News / How will Brexit affect the electricity interconnectors – and what’s the likely impact on your business?

How will Brexit affect the electricity interconnectors – and what’s the likely impact on your business?

29th March 2019

As uncertainty around Brexit continues, UK businesses are still unclear about the risks associated with numerous unknowns. For example, what’s the likely impact on electricity imports and exports involving the European Union (EU) made via the interconnectors? We consider the various possibilities - and how they might influence your energy purchasing and management.

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Recently, wholesale electricity prices have been higher in the UK than in Europe. As a result, importing energy from the continent has been an attractive prospect.

The EU’s Internal Energy Market made imports and exports tariff-free because they’re made through interconnectors – the electricity cables that physically link the UK with the European mainland. Currently, the four interconnectors between the UK and EU transport 6.6%* of the UK’s electricity.

Before the Brexit referendum in 2016, many believed the percentage was set to rise. In 2017, the UK Government predicted imports through interconnectors would supply 22% of the UK’s electricity by 2025.

Projects already underway could significantly increase the amount of electricity imported to the UK through interconnectors – and additional new interconnectors are under discussion. These additions include an interconnector to bring zero-carbon electricity direct from wind farms in Denmark, and another to import geothermal power from as far away as Iceland. While Iceland’s not a member of the EU, it is part of the Internal Energy Market (IEM) through its membership of the European Economic Area.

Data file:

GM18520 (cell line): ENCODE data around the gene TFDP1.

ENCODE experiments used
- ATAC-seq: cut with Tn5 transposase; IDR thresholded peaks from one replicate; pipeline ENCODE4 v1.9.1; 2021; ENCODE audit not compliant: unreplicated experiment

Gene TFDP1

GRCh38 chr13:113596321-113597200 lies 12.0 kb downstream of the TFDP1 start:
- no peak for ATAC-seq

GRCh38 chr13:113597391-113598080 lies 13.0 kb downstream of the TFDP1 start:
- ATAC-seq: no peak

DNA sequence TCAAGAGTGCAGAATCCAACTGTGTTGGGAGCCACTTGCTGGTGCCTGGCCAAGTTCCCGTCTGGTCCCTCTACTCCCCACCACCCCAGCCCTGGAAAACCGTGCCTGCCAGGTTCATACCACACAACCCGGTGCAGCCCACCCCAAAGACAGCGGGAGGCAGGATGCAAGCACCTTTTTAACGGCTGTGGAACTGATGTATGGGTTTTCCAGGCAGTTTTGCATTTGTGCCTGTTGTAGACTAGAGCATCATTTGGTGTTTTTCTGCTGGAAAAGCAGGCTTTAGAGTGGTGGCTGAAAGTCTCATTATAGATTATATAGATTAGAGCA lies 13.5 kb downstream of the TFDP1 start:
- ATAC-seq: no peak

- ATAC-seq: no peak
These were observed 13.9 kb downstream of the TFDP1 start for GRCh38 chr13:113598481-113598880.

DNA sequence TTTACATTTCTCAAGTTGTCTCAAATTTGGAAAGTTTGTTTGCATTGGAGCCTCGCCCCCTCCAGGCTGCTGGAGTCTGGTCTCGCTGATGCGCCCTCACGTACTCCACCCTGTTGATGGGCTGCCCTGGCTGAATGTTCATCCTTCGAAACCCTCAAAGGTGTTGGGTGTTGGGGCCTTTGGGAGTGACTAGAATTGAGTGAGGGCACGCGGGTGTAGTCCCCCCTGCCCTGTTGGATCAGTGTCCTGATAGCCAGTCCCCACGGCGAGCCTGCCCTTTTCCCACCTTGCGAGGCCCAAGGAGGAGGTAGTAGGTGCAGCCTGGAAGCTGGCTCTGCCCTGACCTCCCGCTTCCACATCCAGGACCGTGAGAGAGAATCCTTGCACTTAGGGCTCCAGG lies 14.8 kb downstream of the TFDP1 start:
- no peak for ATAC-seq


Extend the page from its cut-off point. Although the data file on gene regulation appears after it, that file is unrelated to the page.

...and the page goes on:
The commercial viability of these initiatives may well depend upon the UK remaining part of the IEM. However, this still hadn’t been included as part of the negotiations for Theresa May’s Brexit deal at the time of writing (mid-March 2019).

Indeed, if the UK finds itself outside of both the EU and the IEM, some experts predict that tariffs could be imposed on energy imported into the UK.

Should the economics of the proposed new interconnectors no longer prove viable, the UK could quickly find itself facing two major hurdles. It would need to generate more electricity to meet demand, and to ensure the security of supply. Even if the economics do work, once Britain’s left the EU, should it still rely on foreign countries for more than a fifth of its energy?

Will Gardiner, Chief Executive of Drax Group plc (Haven Power’s parent company), recently expressed his concerns about the UK’s continued dependence on interconnectors, and its future energy security. In contrast, other experts think that interconnectors will continue to play a vital role in the transition to a zero carbon future. Either way, there’ll probably be a need to increase generation in the UK to meet the growing demand for a secure and flexible supply of low carbon electricity.

Given recent uncertainty around the future of new nuclear projects, it’s becoming increasingly important that the UK government continues to support the deployment of other renewable technologies throughout the 2020s. These technologies include offshore wind, solar, biomass, and carbon capture and storage (CCS).

Drax’s plan to install pioneering CCS technology at its biomass-fueled power station in North Yorkshire attempts to address the need for extra capacity. By using CCS, the power station could capture more carbon than it emits – becoming the world’s first “negative carbon” power station and extending its life into the 2030s and beyond.

What’s more, this plan - and similar initiatives - could be delivered quickly and affordably, while also helping to ensure the energy security British businesses need.

Discover how Haven Power can help your business secure its electricity supply, post-Brexit. Alternatively, if you’re already on supply with us and want to discuss fixing your electricity prices pre-Brexit, please get in touch.

*Source: House of Commons Library, Briefing Paper number 4046, 19 October 2018, Energy imports and exports

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